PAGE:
A Decidedly Purple Wave

Question: What should a Spirited Reasoner do when it turns out his election prediction missed the mark?

Answer: He should do what all good Spirited Reasoners do: (1) admit his mistake, (2) study the reasons that led to the mistake, and (3) learn lessons that will enable him to reason better in the future.

In last week’s post, the Spirited Reasoner predicted that voters would not be required to wait days or weeks to learn the final outcome of the election because of a massive “Blue Wave” that failed to materialize. That prediction was less than accurate, and I admit it.

Why was my reasoning faulty?

There were four mini-proofs given in my post, some more accurate than others. Following is my best attempt at a self-critique:

  1. I opined that the massive number of early votes pointed to a sizable Biden victory, based on the likelihood that these votes were being cast by demographic groups among whom Hillary Clinton had underperformed in 2016. Why was this inference wrong? Because it now appears that voters did not vote in lockstep with my expectations about their demographic propensities. (That actually seems like a good thing, the more I think about it.) For example, Cuban-American and Venezuelan-American voters apparently turned out more heavily for Donald Trump in 2020 than they did in 2016. Also, it now appears that first-time voters were not necessarily young voters, and that first-timers who were over the age of 30 voted heavily for Trump.
  2. I opined that Democrats enjoyed a sizable advantage because early votes were “in the bank.” Why was this inference wrong?  Because it failed to appreciate President Trump’s enormous success as an election day motivator. In other words, while Joe Biden did indeed break records in terms of early voter turnout, Donald Trump also broke records in terms of election day turnout. Given the rabid nature of President Trump’s core support, the Spirited Reasoner should have foreseen that the turnout of red voters on election day could turn out to be nearly as massive as the pre-election turnout of blue voters.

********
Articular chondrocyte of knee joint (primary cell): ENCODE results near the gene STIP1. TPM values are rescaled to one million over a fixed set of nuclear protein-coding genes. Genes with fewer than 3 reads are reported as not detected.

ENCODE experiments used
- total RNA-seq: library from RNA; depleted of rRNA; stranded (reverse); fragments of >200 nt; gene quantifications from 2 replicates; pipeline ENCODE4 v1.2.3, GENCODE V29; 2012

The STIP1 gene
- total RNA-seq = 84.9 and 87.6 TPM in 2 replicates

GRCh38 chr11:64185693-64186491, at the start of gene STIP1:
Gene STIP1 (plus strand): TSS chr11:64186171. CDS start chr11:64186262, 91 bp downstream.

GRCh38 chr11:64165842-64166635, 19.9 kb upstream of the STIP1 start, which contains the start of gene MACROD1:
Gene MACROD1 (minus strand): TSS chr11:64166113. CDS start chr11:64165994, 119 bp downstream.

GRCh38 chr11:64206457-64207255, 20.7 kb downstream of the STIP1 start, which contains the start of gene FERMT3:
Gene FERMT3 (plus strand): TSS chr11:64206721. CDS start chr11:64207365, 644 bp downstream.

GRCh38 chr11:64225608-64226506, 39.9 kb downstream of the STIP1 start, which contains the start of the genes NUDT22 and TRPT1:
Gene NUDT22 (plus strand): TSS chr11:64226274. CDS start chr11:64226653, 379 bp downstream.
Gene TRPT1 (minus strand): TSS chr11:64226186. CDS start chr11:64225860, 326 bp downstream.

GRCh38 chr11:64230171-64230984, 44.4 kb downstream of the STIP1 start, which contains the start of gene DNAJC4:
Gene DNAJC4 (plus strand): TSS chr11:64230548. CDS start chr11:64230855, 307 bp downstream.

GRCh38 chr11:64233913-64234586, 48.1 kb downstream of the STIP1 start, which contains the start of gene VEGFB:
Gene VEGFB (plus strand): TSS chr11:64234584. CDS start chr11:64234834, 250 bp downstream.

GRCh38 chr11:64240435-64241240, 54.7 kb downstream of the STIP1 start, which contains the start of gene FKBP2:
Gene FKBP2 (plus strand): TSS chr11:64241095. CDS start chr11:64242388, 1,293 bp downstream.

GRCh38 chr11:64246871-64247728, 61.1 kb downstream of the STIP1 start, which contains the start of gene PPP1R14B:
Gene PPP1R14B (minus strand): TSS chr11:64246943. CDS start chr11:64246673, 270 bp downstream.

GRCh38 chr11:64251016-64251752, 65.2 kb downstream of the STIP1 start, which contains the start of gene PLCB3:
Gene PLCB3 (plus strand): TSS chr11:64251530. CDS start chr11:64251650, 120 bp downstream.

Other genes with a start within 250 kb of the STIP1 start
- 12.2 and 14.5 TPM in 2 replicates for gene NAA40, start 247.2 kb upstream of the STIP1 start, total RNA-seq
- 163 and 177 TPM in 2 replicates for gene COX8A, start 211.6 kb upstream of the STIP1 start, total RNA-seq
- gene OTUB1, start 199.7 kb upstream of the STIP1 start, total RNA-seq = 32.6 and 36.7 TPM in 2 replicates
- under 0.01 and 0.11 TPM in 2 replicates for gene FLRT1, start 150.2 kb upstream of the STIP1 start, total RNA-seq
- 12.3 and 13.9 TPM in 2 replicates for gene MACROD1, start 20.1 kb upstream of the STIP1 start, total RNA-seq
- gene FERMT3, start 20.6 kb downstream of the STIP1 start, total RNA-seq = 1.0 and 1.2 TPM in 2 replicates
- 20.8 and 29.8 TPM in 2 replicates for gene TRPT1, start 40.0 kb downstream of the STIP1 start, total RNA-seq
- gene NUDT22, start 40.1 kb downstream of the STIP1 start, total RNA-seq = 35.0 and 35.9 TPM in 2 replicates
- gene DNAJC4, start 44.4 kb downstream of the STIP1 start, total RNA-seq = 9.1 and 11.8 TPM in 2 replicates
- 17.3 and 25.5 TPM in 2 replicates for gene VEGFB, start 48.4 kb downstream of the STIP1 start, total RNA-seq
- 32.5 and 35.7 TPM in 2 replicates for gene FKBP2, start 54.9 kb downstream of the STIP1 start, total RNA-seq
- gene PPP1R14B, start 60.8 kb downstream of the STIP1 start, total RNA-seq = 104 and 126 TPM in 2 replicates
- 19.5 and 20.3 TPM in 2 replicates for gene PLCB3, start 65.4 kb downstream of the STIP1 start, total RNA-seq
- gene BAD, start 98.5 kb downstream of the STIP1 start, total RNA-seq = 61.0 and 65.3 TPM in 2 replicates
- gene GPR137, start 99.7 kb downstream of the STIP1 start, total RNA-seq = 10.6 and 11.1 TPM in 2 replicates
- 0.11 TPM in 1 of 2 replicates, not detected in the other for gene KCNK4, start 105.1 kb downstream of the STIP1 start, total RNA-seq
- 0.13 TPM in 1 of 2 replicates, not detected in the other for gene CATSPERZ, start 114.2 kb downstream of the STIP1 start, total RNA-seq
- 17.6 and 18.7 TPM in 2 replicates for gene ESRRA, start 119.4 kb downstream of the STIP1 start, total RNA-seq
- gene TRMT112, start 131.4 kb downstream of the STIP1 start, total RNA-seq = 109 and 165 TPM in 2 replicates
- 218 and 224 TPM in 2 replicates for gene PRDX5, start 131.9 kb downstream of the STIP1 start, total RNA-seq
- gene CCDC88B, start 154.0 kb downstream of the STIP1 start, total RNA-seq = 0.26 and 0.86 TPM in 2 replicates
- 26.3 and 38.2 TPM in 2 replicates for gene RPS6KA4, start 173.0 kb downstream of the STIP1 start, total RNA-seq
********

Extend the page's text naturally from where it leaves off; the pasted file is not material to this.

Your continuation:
3. I opined that COVID-19 was attacking the very “blue wall” midwestern states that had cost Hillary Clinton the election in 2016. I gave Democrats a minor advantage for this factor in my blog post. This prediction may have been accurate and might explain why Joe Biden was able to reclaim Wisconsin, Michigan, and Pennsylvania, albeit by the narrowest of margins.
  4. I observed that polls were showing Joe Biden with a percentage margin substantially in excess of Hillary Clinton’s. Had Joe Biden wound up winning all the states in which polls showed him to be leading, he would have racked up 375 electoral votes and Democrats would have gained control of the Senate. As was the case in 2016, the average of these polls was approximately four percentage points too high nationally, and as many as ten points too high in several states. While it made sense, I think, to assume that highly paid pollsters would have learned some lessons from their mistakes in 2016, it now seems that they did not. Most of these polls were farther off the mark this year than they were in 2016.

Above all, the Spirited Reasoner has learned that the margin of error reported by pollsters should be expanded by at least a factor of two. For example, when a poll states that its margin of error is only 3 percentage points in either direction, we should assume a margin of at least twice that, or +/- 6 percentage points, and maybe +/-9.

And, as we reported in our post dated October 24, 2020 (“Erroneous Margins of Error”), our suspicions should be raised whenever we see a bimodal distribution of polling results; that is, pollsters falling into two distinct camps, one set predicting a high victory margin, the other set predicting a much closer race. In the future, when we notice that phenomenon, we should not make the mistake (as I did) of simply averaging those predictions. (Statisticians warn against averaging results obtained from a bimodal distribution.) Instead, I should have practiced what I was preaching in that week’s post: I should have noted the curious nature of the bimodal distribution, admitted that I had no way of knowing which of the two polling camps was more accurate, and accepted the fact that the election was too volatile to predict.